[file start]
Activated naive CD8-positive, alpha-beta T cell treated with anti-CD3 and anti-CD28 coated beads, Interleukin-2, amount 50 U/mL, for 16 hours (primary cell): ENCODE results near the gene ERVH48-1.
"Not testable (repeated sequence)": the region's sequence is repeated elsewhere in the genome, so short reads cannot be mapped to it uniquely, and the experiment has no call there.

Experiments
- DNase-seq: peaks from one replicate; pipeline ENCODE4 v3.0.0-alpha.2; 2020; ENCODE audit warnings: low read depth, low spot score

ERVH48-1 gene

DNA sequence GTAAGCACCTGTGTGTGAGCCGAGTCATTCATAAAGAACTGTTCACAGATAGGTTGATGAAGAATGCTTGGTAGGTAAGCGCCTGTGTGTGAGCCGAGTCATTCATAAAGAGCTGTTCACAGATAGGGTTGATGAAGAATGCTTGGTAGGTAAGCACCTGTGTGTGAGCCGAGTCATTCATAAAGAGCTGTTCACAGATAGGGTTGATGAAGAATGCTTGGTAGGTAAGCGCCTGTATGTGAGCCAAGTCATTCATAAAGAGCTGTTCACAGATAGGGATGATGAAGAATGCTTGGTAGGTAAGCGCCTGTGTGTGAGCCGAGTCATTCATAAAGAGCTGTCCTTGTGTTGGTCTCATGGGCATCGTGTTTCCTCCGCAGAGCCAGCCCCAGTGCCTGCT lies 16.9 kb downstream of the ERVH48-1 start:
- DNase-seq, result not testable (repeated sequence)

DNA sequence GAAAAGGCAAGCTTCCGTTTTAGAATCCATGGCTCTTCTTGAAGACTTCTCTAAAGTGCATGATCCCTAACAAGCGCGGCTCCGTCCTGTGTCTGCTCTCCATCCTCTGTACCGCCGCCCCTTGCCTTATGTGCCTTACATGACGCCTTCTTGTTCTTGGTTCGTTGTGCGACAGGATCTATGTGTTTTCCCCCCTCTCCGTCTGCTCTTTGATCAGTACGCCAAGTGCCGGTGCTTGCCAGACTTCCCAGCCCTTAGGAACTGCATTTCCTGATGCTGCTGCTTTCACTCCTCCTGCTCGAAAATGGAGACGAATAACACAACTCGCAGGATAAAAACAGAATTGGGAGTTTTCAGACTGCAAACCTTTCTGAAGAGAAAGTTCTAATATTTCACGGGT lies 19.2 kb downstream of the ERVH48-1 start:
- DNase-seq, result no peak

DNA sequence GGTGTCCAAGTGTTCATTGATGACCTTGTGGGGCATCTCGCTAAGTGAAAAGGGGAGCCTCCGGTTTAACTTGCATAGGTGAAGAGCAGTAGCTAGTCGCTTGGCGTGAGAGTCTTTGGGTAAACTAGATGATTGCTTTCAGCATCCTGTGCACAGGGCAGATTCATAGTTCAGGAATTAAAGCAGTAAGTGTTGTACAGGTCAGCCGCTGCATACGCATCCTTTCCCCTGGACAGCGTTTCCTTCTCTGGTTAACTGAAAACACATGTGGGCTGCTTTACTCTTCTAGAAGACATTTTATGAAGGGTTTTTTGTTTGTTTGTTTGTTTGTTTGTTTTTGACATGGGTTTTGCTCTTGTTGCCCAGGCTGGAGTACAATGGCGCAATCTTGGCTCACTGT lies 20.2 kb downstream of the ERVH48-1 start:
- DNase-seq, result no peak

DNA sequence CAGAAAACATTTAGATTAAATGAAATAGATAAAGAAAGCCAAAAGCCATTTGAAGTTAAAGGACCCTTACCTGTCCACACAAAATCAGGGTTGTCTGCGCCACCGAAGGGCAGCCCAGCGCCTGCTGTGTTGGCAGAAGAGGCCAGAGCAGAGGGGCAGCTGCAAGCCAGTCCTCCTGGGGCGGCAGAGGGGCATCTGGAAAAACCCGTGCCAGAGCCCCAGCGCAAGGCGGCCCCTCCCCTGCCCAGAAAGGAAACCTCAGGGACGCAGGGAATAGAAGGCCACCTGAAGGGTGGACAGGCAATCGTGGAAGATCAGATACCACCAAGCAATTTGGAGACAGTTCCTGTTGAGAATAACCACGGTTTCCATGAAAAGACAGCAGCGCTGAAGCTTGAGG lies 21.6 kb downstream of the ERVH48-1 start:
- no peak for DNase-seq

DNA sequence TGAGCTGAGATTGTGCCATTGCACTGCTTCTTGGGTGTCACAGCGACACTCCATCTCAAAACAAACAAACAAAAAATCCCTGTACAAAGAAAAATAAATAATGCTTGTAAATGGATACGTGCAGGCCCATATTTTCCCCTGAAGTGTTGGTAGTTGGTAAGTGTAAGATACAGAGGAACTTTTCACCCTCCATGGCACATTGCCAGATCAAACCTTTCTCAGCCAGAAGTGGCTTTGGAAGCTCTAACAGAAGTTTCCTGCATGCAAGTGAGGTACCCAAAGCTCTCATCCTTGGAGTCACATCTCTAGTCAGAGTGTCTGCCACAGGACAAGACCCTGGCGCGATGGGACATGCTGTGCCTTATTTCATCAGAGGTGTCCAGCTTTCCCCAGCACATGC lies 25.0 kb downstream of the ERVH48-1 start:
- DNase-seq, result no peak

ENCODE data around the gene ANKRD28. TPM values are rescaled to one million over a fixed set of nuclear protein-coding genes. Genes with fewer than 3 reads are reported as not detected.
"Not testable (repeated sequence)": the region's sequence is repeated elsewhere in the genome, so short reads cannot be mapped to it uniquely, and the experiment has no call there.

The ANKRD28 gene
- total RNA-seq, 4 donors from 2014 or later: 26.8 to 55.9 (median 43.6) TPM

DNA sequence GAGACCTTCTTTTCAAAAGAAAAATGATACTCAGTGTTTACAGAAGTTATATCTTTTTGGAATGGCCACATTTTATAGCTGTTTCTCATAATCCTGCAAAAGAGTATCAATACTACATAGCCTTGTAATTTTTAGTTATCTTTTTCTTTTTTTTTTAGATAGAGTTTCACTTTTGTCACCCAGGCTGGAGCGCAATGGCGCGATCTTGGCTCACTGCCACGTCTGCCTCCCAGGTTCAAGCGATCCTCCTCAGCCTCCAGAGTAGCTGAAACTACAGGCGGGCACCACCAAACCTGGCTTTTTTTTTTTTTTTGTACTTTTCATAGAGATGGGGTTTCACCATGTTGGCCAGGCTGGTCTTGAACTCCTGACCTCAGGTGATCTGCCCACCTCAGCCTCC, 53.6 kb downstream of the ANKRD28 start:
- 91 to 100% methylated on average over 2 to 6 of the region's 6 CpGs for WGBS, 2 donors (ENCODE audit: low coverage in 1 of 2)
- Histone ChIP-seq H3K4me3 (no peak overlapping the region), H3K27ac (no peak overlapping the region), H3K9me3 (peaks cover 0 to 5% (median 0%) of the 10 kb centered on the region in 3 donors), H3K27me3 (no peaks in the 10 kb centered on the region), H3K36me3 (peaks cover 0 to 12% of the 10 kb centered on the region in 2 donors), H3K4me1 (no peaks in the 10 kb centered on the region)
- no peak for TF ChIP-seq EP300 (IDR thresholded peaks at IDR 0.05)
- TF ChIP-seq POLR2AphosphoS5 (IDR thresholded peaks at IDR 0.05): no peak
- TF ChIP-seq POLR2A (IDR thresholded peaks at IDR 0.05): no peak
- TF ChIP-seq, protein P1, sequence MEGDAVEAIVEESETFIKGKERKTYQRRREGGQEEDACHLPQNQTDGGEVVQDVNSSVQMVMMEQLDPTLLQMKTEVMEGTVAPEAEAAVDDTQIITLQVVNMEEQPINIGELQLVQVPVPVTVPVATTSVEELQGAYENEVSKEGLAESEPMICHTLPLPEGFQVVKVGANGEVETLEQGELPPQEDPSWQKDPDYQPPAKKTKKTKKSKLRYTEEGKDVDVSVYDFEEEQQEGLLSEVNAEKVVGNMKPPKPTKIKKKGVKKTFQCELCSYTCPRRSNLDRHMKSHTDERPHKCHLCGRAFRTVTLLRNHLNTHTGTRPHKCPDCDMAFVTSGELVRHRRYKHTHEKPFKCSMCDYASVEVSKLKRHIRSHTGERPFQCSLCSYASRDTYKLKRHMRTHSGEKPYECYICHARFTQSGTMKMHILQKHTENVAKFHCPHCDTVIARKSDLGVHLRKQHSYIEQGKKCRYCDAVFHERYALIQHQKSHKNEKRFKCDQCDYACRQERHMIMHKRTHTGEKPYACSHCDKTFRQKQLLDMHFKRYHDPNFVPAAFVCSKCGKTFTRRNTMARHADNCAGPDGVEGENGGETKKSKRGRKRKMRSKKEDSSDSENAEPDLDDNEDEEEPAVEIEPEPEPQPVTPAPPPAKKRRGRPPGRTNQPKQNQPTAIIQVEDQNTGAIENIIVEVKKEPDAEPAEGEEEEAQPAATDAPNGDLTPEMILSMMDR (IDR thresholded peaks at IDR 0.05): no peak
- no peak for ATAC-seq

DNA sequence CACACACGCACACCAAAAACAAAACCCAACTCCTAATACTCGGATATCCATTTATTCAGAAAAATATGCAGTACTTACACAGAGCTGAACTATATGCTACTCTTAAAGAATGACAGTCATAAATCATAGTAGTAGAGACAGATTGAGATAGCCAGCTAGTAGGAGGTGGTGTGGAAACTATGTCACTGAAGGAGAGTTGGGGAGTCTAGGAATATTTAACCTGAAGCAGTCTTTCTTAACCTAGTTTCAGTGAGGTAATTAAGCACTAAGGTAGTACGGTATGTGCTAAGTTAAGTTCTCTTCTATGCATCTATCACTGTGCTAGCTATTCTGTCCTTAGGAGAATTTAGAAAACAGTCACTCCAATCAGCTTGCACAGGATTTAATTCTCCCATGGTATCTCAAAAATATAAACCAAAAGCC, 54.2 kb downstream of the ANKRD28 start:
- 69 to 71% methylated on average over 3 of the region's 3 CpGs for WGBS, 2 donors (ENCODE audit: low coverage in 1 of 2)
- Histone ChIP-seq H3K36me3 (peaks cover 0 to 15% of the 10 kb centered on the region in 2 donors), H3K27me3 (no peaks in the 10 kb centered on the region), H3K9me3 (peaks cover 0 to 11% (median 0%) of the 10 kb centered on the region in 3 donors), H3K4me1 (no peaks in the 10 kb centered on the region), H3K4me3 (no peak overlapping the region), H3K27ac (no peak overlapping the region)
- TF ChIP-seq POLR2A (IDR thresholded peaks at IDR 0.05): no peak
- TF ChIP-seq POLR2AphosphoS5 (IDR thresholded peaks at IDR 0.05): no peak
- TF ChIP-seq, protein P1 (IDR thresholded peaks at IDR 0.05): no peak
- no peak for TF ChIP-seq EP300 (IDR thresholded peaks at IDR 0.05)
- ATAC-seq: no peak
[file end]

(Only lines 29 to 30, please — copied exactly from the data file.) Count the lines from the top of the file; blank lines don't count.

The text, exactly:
- 69 to 71% methylated on average over 3 of the region's 3 CpGs for WGBS, 2 donors (ENCODE audit: low coverage in 1 of 2)
- Histone ChIP-seq H3K36me3 (peaks cover 0 to 15% of the 10 kb centered on the region in 2 donors), H3K27me3 (no peaks in the 10 kb centered on the region), H3K9me3 (peaks cover 0 to 11% (median 0%) of the 10 kb centered on the region in 3 donors), H3K4me1 (no peaks in the 10 kb centered on the region), H3K4me3 (no peak overlapping the region), H3K27ac (no peak overlapping the region)